Is There a Link Between Alcohol Use Disorder and Depression?

Co-occurrence leads to an increased risk of suicide

Stressed woman holding alcoholic drink
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You may be surprised to learn that anywhere from one third to one-half of people with alcohol use disorder, at any given time, are also suffering from major depression. Unfortunately, too, the vicious cycle of drinking alcohol and being depressed can be extraordinarily challenging to break.

But through a better understanding of the connection between alcohol and depression, we can hopefully help ourselves or our loved ones not only break free of this cycle but also forge healthy and happy lives.

Alcohol Use Disorder and Depression: Which Comes First?

Both major depressive disorder and alcohol use disorder are psychiatric illnesses that cause distress to the affected person and an impairment in everyday functioning. So while it's not surprising that these two conditions are linked, you may wonder, which comes first—like the chicken versus the egg theory. 

In an analysis in Addiction, the investigators found that alcohol use disorder doubled a person's risk of developing major depressive disorder and vice versa. The investigators also found evidence that the link or connection between alcohol use disorder and major depression was causal, meaning one directly leads to the other. Specifically, the analysis found that alcohol use disorder may cause a person to develop major depressive disorder (but not the other way around).

The authors speculated on some reasons why alcohol misuse may cause depression. These theories included:

  • alcohol misuse leads to poor social, economic, and health circumstances that then trigger depression 
  • certain genes predispose a person to develop both alcohol problems and major depression
  • brain and/or metabolic changes that a person may experience from being exposed to alcohol can cause depression 

This all being said, many other experts have suggested that depression actually triggers or serves as a vulnerability to developing alcohol use disorder. This makes sense too, as most of us can picture, have seen a movie about, or have possibly known a person with depression who drinks alcohol to forget their overwhelming feelings of guilt, sadness, and/or hopelessness.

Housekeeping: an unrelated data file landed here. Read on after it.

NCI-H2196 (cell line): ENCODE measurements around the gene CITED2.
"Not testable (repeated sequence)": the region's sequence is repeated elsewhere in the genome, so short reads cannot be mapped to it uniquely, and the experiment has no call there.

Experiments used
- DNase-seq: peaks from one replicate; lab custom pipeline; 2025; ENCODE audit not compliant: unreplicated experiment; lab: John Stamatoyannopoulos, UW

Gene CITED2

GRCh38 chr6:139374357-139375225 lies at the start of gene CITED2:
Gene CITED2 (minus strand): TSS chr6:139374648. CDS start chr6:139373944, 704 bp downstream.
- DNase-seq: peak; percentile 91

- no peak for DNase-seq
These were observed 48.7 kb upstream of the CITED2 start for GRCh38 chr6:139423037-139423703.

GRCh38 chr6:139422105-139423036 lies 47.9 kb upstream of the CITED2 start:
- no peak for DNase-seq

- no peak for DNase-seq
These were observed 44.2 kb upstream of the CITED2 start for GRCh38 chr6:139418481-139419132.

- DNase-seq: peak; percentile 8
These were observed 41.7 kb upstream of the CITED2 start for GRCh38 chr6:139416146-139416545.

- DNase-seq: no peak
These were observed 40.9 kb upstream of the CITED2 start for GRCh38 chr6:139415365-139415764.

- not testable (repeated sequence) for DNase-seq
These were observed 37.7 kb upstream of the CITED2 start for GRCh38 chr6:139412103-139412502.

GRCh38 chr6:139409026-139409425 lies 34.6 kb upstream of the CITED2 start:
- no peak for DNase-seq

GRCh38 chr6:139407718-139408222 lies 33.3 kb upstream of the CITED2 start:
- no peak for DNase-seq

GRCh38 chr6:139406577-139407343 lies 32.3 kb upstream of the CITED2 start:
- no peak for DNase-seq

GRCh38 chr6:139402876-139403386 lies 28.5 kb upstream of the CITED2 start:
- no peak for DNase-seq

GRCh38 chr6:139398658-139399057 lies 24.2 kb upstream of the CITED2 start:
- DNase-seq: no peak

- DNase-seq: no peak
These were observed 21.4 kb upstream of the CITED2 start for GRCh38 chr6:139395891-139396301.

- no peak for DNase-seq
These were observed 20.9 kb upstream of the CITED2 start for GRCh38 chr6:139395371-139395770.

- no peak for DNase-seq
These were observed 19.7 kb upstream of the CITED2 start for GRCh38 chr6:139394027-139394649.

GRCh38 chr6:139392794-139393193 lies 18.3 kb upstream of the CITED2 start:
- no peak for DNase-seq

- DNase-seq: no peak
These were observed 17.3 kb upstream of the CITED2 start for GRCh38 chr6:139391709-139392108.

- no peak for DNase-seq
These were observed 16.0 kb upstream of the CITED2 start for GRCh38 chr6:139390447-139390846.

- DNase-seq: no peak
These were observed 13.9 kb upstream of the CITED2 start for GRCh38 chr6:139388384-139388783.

In the end, though, it's hard to say which comes first, the alcohol misuse or the depression. This controversy only highlights the complexity of this relationship and even suggests that it may be unique for each individual. 

Still, it is important we keep studying the link, in large part due to the heightened risk of suicide that occurs as a result of having both alcohol use disorder and major depressive disorder.

Alcohol Use and Depression: Suicide

According to a study by the Substance Abuse and Mental Health Services Administration, in 30 percent of deaths by suicide in the United States, blood alcohol levels were found to be at or above the legal limit at the time of suicide. In addition, 50 percent of those who died by suicide were suffering from major depression at the time of death. 

How does alcohol increase suicide risk? Alcohol is a central nervous system depressant, even though it can make you "feel good" initially. So, as a depressant, alcohol can deepen a person's already depressed mood, making him or her even more prone to suicide. In addition to worsening a person's low mood, alcohol can:

  • increase impulsivity
  • impair judgment
  • relax inhibitions
  • make it easier for thoughts to become actions. 

In fact, even for people who are not alcoholics, but causal drinkers, alcohol may fuel their suicidal thoughts or behavior.

A Word From Verywell

If you are worried you have an alcohol use disorder and/or depression, please seek help from a physician. The good news is that an integrative approach to treating co-occurring alcohol use disorder and depression can be effective. This integrative approach usually entails taking an antidepressant, in combination with therapies like motivational enhancement therapy and/or cognitive-behavioral therapy.

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Article Sources
  • American Psychiatric Association. Diagnostic and Statistical Manual of Mental Disorders, Fifth Edition (DSM-5), American Psychiatric Association, Arlington, VA 2013.
  • Boden JM, Fergusson DM. Alcohol and depression. Addiction. 2011 May;106(5):906-14.
  • DeVido JJ. Weiss RD. Treatment of the depressed alcoholic patient. Curr Psychiatry Rep. 2012 Dec;14(6):610-18.
  • Jacob, M. (2016). Alcohol & Depression. Psych Central